Google starts zero-day research group

Summary:Through Project Zero, Google will pay researchers to report information about vulnerabilities in third-party programs.

Google has created a new project for funding vulnerability research, Project Zero.

According to Chris Evans, "Researcher Herder" at Google, the objective of Project Zero is to reduce the number of people harmed by zero-day attacks.

Google already has a bug bounty program for its own products. The point of Project Zero is to fund vulnerability research on "any software depended upon by large numbers of people," according to Evans. In addition to vulnerabilities, Project Zero will research "mitigations, exploitation, program analysis — and anything else that our researchers decide is a worthwhile investment."

The announcement says Google is hiring outsiders to join in, although it does not explain how researchers can sign up.

Google has established an external database to house the research. The company will report bugs only to the software vendor and release the information only when the vulnerability becomes public, which typically is when the vendor issues a patch for it. Researcher discussions about the vulnerability, including its exploitability, will be public as well as the time it took the vendor to patch (assuming it had been patched yet).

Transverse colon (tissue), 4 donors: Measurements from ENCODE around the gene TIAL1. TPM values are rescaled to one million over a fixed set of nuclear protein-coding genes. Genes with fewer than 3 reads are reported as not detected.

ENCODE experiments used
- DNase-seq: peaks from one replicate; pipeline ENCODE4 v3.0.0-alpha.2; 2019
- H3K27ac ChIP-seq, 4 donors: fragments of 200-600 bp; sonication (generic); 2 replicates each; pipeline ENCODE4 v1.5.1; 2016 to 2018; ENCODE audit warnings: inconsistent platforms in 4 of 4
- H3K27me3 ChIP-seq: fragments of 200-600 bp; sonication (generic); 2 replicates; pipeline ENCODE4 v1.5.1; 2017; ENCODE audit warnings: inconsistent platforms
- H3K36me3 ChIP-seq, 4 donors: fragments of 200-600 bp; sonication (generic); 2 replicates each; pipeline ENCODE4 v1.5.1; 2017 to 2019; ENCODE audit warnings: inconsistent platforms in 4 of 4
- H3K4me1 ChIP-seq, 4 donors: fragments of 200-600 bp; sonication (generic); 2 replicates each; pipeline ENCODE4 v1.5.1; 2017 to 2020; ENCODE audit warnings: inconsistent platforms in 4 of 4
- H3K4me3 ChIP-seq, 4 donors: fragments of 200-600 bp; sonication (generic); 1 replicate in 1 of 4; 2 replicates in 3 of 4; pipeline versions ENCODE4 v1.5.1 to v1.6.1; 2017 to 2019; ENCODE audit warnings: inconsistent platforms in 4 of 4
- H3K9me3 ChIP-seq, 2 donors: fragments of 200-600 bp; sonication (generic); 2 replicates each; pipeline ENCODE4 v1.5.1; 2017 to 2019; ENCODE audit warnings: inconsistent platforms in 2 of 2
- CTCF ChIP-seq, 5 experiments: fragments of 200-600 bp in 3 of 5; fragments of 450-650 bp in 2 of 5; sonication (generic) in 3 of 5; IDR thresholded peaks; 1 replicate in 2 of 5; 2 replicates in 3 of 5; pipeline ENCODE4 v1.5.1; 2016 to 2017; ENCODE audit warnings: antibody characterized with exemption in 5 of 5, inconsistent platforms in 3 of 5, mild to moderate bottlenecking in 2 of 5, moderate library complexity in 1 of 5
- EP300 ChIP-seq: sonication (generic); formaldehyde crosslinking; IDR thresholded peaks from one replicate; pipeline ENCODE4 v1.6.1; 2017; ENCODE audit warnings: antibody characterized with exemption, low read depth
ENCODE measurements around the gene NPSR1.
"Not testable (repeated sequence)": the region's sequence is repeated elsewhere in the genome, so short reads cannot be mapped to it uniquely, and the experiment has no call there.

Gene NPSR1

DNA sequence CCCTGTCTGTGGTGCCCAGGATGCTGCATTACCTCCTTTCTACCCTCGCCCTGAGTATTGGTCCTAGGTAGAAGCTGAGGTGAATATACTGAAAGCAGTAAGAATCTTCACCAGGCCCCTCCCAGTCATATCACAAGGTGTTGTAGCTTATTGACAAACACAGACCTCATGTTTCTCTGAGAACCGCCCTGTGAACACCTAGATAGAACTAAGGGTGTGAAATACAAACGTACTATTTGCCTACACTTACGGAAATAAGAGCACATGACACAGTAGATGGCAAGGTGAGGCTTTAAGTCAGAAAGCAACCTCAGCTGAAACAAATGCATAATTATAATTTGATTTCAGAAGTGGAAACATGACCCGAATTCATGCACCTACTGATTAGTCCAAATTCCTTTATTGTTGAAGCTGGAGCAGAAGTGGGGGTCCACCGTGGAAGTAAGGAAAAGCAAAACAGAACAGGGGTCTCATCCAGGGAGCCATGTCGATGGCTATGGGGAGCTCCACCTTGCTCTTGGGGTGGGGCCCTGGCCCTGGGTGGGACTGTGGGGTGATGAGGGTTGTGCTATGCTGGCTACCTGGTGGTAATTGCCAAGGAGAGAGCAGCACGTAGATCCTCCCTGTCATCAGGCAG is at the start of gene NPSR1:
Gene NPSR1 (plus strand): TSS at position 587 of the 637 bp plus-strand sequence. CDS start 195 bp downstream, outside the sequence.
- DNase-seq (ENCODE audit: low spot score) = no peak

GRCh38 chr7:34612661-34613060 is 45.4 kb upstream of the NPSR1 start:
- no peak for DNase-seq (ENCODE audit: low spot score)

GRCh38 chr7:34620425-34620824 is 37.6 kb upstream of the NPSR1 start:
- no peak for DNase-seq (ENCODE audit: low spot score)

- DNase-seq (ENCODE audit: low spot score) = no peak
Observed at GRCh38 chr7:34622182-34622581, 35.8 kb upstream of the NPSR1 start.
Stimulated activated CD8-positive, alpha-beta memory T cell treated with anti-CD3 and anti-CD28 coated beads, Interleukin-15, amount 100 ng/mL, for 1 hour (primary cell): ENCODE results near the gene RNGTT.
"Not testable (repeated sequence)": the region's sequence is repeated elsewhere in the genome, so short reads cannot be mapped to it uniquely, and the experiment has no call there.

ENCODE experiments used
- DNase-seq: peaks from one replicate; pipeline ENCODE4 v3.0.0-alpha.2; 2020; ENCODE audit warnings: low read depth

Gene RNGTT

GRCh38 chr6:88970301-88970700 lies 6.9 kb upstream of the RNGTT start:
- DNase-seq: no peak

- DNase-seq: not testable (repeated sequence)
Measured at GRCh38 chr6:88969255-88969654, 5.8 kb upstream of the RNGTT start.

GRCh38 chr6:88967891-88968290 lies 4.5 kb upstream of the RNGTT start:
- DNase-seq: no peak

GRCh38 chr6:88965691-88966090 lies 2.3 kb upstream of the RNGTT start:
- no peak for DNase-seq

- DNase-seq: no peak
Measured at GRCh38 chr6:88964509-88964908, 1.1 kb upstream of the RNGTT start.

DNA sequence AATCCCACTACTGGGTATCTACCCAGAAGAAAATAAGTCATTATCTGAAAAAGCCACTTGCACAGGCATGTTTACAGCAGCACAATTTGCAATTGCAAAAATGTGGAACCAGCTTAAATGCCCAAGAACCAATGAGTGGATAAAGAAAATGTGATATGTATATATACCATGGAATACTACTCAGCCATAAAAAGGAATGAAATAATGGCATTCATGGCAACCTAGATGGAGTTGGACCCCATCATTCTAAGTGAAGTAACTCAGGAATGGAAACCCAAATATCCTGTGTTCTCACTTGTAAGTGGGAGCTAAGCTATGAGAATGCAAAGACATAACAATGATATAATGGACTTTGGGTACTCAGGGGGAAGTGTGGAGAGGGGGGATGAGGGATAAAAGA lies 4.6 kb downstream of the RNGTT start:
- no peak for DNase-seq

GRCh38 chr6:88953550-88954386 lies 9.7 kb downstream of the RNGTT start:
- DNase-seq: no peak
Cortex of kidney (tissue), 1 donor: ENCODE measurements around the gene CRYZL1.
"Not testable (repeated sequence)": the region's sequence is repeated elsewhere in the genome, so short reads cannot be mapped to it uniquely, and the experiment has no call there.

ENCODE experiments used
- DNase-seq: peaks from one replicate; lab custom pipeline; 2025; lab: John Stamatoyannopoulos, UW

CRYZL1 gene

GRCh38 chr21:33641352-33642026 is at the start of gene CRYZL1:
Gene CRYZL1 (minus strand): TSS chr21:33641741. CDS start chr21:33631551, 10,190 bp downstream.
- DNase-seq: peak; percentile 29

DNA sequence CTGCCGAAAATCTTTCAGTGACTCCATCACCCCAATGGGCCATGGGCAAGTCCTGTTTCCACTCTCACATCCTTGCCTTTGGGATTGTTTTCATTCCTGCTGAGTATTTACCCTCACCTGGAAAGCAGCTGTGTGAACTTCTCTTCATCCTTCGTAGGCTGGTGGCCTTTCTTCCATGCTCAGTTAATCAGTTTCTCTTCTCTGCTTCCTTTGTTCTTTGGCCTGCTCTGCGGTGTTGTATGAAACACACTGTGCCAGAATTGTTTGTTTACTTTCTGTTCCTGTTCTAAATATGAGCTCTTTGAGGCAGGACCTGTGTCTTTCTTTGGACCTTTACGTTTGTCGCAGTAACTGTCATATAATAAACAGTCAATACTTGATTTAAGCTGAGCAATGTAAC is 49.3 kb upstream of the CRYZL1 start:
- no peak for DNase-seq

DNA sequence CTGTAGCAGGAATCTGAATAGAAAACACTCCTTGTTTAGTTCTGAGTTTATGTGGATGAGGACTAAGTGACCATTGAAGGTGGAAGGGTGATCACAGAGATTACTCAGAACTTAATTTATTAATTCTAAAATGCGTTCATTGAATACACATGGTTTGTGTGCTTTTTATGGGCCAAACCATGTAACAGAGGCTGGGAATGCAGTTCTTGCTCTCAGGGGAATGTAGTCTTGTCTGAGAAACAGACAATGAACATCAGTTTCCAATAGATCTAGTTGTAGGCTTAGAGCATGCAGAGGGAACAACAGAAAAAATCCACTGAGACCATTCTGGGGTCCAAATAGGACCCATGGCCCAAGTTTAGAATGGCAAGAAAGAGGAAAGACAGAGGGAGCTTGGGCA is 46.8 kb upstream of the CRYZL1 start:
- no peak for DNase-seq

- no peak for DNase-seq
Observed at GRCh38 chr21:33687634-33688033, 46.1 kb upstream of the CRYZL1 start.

Google researchers already have a large track record of research into other vendors' software. Microsoft and Apple disclosures often credit Google researchers for reporting vulnerabilities. 

There are many third-party research groups, such as HP's TippingPoint Zero Day Initiative, that work in ways similar to Project Zero, paying third-party researchers to submit bugs in others' products. Microsoft has a program for research into vulnerabilities in third-party products. It accepts reports from third-party researchers, but doesn't pay for them.

Topics: Security, Google


Larry Seltzer has long been a recognized expert in technology, with a focus on mobile technology and security in recent years. He was most recently Editorial Director of BYTE, Dark Reading and Network Computing at UBM Tech. Prior to that he spent over a decade consulting and writing on technology subjects, primarily in the area of sec... Full Bio

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